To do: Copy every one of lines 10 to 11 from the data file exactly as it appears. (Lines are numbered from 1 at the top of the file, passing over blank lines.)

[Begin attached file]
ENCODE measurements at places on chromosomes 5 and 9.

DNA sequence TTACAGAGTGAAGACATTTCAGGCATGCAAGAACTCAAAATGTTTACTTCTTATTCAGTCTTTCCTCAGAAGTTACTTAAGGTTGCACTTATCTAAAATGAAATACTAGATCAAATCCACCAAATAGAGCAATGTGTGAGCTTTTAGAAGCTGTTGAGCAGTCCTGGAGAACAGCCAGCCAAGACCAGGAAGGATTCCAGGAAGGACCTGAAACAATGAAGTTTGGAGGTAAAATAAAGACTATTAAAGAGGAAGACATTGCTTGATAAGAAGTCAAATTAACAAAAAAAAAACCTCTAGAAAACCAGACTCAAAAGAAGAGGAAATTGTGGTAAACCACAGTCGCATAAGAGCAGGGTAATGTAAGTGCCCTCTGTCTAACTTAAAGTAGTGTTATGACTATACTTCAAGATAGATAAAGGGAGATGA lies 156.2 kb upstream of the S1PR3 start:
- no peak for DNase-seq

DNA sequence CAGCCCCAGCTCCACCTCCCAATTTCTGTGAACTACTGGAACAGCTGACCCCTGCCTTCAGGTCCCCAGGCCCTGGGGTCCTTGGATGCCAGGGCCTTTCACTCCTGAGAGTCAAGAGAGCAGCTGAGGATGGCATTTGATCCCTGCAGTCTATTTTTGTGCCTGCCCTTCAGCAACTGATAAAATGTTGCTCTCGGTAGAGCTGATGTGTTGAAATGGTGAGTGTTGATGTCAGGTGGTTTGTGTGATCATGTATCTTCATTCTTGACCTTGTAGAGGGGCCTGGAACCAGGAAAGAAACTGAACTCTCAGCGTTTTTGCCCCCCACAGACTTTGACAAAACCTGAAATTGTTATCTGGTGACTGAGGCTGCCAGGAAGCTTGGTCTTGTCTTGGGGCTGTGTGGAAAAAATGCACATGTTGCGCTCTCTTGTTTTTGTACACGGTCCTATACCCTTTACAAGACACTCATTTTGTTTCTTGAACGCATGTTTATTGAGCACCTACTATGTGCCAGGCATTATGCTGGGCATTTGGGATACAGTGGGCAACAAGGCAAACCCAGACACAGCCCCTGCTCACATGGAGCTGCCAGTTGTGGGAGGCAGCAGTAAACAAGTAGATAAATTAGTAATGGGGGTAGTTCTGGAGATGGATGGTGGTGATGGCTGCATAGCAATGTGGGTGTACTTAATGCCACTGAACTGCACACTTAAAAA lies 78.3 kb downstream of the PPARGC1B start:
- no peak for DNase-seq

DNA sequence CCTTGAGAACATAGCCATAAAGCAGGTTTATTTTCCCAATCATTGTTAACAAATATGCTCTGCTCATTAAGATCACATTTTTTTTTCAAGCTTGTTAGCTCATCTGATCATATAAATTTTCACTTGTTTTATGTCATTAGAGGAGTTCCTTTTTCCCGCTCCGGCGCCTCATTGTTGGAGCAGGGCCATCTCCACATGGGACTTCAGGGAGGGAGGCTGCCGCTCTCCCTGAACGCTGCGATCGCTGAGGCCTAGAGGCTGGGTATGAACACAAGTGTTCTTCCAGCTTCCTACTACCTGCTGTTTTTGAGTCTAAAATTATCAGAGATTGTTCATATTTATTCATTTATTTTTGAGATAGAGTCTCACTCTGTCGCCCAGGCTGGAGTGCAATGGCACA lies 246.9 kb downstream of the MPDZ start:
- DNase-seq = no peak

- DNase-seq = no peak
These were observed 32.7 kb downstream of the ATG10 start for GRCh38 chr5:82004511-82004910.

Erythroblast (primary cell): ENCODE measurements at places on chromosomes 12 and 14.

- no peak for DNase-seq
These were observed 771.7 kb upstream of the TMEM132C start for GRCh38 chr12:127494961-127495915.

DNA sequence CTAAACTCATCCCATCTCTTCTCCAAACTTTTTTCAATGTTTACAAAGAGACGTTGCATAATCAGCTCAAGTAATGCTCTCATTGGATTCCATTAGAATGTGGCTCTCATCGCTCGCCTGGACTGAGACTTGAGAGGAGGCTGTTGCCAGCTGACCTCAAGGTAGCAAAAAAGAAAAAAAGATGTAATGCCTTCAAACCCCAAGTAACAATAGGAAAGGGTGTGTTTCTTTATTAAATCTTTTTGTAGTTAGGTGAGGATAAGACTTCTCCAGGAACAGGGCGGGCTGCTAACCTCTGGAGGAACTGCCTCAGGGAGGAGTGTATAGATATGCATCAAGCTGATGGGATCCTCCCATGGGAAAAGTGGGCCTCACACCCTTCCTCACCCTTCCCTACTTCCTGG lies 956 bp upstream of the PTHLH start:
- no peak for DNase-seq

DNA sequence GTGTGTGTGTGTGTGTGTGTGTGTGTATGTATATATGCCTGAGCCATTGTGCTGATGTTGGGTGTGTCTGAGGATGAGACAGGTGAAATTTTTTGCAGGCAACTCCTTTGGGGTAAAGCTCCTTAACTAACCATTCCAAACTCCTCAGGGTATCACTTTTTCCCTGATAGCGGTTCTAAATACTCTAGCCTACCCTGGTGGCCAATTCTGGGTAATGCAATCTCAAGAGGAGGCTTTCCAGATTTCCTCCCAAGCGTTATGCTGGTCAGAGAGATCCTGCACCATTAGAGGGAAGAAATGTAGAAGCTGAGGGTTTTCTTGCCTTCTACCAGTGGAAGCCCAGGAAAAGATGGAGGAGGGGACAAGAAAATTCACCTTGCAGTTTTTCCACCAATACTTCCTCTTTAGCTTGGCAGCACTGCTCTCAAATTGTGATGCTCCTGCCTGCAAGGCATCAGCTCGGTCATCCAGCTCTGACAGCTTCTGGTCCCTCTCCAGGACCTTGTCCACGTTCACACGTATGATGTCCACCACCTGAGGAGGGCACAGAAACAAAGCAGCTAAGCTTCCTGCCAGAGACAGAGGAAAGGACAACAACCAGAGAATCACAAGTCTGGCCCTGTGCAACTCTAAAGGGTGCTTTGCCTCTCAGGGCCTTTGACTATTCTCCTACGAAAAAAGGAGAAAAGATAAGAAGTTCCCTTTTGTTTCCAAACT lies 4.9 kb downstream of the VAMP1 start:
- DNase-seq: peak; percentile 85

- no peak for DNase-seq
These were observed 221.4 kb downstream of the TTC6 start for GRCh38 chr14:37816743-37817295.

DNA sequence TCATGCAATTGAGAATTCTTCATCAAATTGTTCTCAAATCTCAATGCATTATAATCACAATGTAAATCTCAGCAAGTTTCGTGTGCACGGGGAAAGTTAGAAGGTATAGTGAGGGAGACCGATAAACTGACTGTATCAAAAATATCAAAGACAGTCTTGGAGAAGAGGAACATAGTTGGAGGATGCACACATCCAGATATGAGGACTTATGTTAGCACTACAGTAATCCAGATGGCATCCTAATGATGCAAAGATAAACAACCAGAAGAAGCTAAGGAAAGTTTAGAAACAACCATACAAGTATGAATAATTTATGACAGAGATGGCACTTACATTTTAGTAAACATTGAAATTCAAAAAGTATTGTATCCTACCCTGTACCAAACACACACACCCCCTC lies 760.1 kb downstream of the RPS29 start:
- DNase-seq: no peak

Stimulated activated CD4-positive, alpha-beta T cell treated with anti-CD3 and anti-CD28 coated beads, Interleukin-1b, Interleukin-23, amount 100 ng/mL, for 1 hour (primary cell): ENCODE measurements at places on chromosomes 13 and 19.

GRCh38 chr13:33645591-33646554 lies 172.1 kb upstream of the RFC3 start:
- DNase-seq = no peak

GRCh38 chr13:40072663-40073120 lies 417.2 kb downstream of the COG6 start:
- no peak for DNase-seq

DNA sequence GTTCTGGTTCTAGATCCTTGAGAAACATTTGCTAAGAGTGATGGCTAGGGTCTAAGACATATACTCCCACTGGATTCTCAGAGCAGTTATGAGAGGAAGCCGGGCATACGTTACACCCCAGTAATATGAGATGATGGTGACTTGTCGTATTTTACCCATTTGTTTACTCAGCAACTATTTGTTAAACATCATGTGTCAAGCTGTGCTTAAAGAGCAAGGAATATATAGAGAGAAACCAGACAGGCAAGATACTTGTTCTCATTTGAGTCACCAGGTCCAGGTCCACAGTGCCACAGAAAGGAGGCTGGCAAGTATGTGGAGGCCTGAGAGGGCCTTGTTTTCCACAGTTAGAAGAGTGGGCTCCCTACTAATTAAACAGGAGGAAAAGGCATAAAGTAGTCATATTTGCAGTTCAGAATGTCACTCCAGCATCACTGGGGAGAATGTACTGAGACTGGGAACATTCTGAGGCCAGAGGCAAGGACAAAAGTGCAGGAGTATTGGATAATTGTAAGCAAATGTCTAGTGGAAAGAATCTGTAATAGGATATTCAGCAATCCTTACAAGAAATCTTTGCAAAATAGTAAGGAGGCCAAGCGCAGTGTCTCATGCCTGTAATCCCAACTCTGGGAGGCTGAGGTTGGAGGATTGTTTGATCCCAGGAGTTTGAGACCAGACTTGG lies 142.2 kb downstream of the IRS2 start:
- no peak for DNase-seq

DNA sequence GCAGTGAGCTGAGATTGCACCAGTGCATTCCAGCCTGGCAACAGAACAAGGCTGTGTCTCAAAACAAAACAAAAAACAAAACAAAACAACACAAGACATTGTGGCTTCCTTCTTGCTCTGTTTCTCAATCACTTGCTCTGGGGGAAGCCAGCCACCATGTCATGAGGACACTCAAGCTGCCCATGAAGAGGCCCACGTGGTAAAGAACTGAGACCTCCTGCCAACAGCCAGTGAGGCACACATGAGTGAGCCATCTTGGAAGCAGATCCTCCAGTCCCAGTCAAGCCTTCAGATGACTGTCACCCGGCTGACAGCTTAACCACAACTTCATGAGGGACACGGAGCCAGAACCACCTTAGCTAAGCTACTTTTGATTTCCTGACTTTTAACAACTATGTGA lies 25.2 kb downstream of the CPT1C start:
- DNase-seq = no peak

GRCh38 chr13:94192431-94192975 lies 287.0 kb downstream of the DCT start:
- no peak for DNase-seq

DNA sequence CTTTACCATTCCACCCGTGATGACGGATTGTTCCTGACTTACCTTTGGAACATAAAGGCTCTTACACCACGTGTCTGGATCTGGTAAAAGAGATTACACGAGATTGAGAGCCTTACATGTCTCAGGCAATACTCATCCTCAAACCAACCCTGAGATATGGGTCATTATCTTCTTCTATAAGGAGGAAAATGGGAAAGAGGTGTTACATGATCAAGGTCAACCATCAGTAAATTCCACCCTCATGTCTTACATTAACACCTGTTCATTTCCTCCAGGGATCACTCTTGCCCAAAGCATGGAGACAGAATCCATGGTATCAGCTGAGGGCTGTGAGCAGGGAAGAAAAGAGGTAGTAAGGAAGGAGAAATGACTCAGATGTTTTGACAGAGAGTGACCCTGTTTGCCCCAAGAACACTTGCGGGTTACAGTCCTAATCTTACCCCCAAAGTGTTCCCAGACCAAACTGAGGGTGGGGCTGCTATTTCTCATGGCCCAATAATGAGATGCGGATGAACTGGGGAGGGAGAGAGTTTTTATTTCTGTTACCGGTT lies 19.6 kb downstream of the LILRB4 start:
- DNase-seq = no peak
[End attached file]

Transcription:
Erythroblast (primary cell): ENCODE measurements at places on chromosomes 12 and 14.

- no peak for DNase-seq